WHIRLWIND SEEKERS: Dan Welch (bellow, left) at work way around the world on board the Daq’Attack. Writer Rob Bryant in Gran Canaria with American Windsurfer’s intern photographers Dana Sava and John Chao, Jr. (above) Edwardo Cubero Zamorano, one of the five helicopter crew members who assisted in the making of Aria Canaria. The GIE Emergencias crew of the Helicop Tero, Ramon Bustelo Soto,(left to right) Jose Antonio Bolanos Otarola, Carlos Viera Rodriguez, Edwardo Cubero Zamorano, and Edwardo Lamar Marias show us that they know how to shred on the water and in the air.
Dan Welch is doing something which may be every windsurfer’s dream: set sail around the world on a windsurfer laden sailboat, drop anchor at every seductive piece of water you can find, and shred till you drop.
Almost half way around the world, Dan and wife Liz are near New Caledonia and have already logged more than 30,000 nautical miles. Not that the world is that much bigger, they’ve just been taking their time roaming about the Caribbean first, and now the Pacific.
Roaming is a good word considering the fact that they are coming up to ten years this November. The all-too-short synopsis of their adventure is unfortunately just a drop in the ocean, but it is a beginning with more to come. “More Than Half a World to Go” is the talented Mr. Welch’s first feature display in American Windsurfer. You’ve already seen many short articles by our bobbing editor including last issue’s “It’s Making Monkeys Out of Us”.
Now, his writing will never read the same as you vicariously sail around the rest of the world with him and know where those words are coming from.
When it comes to putting a story together, there is the lone writer such as Dan Welch in some remote part of the world or, in the case of the Gran Canaria, a whole team of WindMakers and more, all are gathering pieces and ingredients that will go into the bouillabaisse of the printed page.
The World Cup event at Gran Canaria was just a possible low priority event on our calendar. Even a week before, there was no plan for the magazine to cover the overseas gathering. How quickly things can change. Much of the blame can be placed on the charismatic personality of Bjorn Dunkerbeck’s mother Ulla. It was her reminder of a promise publisher John Chao had made to her four years ago that got the ball rolling.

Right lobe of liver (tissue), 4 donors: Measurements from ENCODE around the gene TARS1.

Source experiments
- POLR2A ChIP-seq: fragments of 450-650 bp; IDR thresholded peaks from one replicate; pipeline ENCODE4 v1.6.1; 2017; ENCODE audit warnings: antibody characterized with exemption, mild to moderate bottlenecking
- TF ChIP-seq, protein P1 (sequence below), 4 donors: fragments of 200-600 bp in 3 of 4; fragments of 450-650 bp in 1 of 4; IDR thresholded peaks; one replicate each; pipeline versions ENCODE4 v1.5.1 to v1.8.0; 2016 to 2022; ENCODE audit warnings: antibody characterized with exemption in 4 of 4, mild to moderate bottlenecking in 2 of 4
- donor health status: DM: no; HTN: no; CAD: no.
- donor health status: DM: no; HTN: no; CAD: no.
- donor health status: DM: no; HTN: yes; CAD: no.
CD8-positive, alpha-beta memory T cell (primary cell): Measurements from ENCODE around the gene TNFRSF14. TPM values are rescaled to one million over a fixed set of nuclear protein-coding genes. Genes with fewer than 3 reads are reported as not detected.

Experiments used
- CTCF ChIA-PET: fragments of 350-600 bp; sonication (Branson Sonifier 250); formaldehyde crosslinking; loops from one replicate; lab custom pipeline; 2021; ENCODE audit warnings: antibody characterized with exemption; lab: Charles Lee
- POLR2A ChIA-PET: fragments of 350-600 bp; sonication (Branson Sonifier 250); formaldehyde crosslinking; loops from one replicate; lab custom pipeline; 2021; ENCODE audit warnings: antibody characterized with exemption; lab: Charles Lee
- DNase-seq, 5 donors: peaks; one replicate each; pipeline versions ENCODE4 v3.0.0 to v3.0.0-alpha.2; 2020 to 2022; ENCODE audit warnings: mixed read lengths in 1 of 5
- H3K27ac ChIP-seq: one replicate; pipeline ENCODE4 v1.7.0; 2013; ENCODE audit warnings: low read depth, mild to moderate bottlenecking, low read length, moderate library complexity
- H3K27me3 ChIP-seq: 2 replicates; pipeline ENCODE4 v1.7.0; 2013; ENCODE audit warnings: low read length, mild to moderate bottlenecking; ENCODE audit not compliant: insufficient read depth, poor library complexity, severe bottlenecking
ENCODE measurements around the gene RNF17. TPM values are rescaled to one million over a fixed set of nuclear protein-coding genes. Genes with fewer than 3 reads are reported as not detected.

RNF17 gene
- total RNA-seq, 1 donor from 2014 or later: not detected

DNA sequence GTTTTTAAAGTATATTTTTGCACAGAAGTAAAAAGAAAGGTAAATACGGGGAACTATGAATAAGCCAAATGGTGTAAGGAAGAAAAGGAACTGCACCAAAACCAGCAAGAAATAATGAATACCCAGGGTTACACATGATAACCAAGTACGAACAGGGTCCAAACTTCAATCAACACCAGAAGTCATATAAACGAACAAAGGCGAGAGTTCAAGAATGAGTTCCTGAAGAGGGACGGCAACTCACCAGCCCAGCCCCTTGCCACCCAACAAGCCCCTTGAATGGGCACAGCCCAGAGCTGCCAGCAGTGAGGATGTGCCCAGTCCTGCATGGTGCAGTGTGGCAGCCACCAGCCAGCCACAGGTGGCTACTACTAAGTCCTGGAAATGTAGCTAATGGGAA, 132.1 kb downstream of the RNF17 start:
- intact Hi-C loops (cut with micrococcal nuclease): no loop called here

Ulla and Eugene Dunkerbeck’s notoriety rest not only on the fact that they are the parents of the twelve time World Champion, they are the architect of the sport of windsurfing on Gran Canaria and the shakers who moved the Grand Slam event on this little island into the biggest and best event of the World Tour.
Ever wonder about the power of a woman? Well just feast your eyes on the three articles and forty-eight pages devoted to something that wasn’t even planned.
Having helicopters provided to us for a week might have something to do with scoring big pages too. It was Antonio Del Toro, a lawyer on the island, who collected on some favors and acquired the GIE Emergencia helicopter. He and his partner Pedro Massieu, along with Bjorn’s parents, and board shaper Carlos Sosa are the true backbones of windsurfing on the island. It also doesn’t hurt to have some friends in high places such as Luis Padilla of the Gran Canaria Tourism Board to secure the game. With the government’s help, Pozo Beach has acquired the first windsurfing center of its kind in the world.
To cap off the spontaneous coverage, two hard-working summer interns took their licks on the shores of Pozo and got to dangle their legs over the side of an airborne chopper. Dana Sava, a Photography major from Montana University, and John Chao, Jr., both contributed to the image gathering of the articles. Their work surrounds the daily reports dished out by PWA’s Press Manager Rob Bryant. American Windsurfer Magazine was Dana Sava’s second intern experience. Her first was in New York City with the prestigious Magnum Photo Agency. She has now returned to Montana to finish her degree and consider the meaning and magic of a WhirlWind Seeker.